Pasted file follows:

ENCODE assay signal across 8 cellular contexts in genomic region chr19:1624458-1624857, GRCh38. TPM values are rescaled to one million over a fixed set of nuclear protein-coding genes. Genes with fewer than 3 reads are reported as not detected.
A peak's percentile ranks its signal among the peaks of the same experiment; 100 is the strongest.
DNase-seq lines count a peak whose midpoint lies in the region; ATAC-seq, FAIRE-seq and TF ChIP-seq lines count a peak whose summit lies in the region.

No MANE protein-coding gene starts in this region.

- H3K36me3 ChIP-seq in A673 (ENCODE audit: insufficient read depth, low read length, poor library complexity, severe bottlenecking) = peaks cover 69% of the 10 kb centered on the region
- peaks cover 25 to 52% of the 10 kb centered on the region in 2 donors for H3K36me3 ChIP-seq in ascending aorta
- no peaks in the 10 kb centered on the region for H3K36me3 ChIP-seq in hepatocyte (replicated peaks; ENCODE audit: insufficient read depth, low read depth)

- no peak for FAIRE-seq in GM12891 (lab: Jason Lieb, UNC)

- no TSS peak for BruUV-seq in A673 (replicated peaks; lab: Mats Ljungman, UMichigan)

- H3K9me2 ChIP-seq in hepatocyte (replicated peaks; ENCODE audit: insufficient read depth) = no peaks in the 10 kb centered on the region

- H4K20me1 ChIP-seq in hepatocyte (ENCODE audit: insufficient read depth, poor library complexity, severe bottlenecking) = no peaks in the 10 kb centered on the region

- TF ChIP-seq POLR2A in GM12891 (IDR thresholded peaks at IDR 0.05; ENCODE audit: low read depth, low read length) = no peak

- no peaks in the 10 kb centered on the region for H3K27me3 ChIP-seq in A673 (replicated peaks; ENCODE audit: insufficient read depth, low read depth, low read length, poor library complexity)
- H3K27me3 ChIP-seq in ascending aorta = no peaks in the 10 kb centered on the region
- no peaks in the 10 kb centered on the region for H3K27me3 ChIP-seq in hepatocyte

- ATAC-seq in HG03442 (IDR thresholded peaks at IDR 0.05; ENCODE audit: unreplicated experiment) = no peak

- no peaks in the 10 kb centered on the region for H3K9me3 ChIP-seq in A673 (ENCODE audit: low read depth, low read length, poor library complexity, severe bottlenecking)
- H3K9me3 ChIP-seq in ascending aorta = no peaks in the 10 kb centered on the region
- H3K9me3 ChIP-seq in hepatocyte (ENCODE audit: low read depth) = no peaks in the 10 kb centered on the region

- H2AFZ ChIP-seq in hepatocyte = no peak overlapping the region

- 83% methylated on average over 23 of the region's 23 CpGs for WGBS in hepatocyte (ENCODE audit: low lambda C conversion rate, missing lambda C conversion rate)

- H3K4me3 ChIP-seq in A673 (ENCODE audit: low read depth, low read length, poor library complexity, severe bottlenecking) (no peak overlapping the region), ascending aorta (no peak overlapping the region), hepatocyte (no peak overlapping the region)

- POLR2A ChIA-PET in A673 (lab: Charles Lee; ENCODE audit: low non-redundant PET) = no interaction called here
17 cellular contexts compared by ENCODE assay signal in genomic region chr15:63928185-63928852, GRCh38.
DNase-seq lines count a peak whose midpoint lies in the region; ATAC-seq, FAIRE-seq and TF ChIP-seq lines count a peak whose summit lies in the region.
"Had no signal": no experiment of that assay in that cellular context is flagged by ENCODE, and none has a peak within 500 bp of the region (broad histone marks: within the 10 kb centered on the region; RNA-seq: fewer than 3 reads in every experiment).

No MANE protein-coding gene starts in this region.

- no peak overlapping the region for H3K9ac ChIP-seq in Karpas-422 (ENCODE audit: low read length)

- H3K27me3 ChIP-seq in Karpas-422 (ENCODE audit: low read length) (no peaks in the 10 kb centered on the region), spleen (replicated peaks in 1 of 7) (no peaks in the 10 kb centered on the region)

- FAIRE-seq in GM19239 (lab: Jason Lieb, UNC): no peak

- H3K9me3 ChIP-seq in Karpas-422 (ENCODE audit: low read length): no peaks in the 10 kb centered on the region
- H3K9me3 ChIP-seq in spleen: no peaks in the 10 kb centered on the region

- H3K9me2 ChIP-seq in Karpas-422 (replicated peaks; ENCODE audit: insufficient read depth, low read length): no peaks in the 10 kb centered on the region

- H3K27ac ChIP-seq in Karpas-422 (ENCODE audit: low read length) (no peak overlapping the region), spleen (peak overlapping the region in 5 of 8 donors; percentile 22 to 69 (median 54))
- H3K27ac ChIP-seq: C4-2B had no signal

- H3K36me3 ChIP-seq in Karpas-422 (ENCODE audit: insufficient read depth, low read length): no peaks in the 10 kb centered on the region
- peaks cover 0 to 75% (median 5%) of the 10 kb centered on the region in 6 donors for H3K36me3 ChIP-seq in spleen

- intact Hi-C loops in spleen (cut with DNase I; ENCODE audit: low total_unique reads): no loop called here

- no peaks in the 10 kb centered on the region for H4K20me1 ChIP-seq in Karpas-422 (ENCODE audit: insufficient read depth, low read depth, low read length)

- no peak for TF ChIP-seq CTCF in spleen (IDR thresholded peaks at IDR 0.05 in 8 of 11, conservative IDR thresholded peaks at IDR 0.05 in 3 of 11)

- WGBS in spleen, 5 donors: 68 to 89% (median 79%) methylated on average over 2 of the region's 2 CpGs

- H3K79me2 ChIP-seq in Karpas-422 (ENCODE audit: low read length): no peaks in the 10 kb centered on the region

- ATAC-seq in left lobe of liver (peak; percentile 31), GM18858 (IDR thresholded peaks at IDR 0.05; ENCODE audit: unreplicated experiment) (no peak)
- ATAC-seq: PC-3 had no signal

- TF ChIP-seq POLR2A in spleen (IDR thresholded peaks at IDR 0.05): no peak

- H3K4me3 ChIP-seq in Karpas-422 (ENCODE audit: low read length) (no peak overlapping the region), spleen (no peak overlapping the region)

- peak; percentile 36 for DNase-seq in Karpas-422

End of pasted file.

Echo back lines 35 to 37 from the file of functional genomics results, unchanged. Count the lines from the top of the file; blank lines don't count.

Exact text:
- H3K27ac ChIP-seq: C4-2B had no signal

- H3K36me3 ChIP-seq in Karpas-422 (ENCODE audit: insufficient read depth, low read length): no peaks in the 10 kb centered on the region
- peaks cover 0 to 75% (median 5%) of the 10 kb centered on the region in 6 donors for H3K36me3 ChIP-seq in spleen